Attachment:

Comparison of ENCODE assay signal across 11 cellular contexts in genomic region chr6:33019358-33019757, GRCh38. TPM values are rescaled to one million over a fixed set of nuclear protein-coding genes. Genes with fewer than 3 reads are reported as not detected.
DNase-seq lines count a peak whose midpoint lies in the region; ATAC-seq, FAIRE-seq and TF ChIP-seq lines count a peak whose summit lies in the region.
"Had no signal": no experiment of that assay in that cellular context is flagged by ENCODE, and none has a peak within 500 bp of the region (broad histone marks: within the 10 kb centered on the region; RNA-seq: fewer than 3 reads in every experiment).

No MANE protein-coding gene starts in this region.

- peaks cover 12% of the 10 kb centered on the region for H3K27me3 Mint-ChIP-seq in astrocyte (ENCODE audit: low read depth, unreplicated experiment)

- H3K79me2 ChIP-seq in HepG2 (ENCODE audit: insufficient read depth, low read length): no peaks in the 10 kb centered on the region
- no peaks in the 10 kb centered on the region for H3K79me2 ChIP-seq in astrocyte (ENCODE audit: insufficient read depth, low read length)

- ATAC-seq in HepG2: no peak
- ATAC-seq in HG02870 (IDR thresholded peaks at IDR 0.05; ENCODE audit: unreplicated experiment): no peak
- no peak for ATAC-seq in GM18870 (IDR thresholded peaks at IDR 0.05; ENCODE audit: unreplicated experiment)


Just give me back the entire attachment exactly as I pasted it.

Comparison of ENCODE assay signal across 11 cellular contexts in genomic region chr6:33019358-33019757, GRCh38. TPM values are rescaled to one million over a fixed set of nuclear protein-coding genes. Genes with fewer than 3 reads are reported as not detected.
DNase-seq lines count a peak whose midpoint lies in the region; ATAC-seq, FAIRE-seq and TF ChIP-seq lines count a peak whose summit lies in the region.
"Had no signal": no experiment of that assay in that cellular context is flagged by ENCODE, and none has a peak within 500 bp of the region (broad histone marks: within the 10 kb centered on the region; RNA-seq: fewer than 3 reads in every experiment).

No MANE protein-coding gene starts in this region.

- peaks cover 12% of the 10 kb centered on the region for H3K27me3 Mint-ChIP-seq in astrocyte (ENCODE audit: low read depth, unreplicated experiment)

- H3K79me2 ChIP-seq in HepG2 (ENCODE audit: insufficient read depth, low read length): no peaks in the 10 kb centered on the region
- no peaks in the 10 kb centered on the region for H3K79me2 ChIP-seq in astrocyte (ENCODE audit: insufficient read depth, low read length)

- ATAC-seq in HepG2: no peak
- ATAC-seq in HG02870 (IDR thresholded peaks at IDR 0.05; ENCODE audit: unreplicated experiment): no peak
- no peak for ATAC-seq in GM18870 (IDR thresholded peaks at IDR 0.05; ENCODE audit: unreplicated experiment)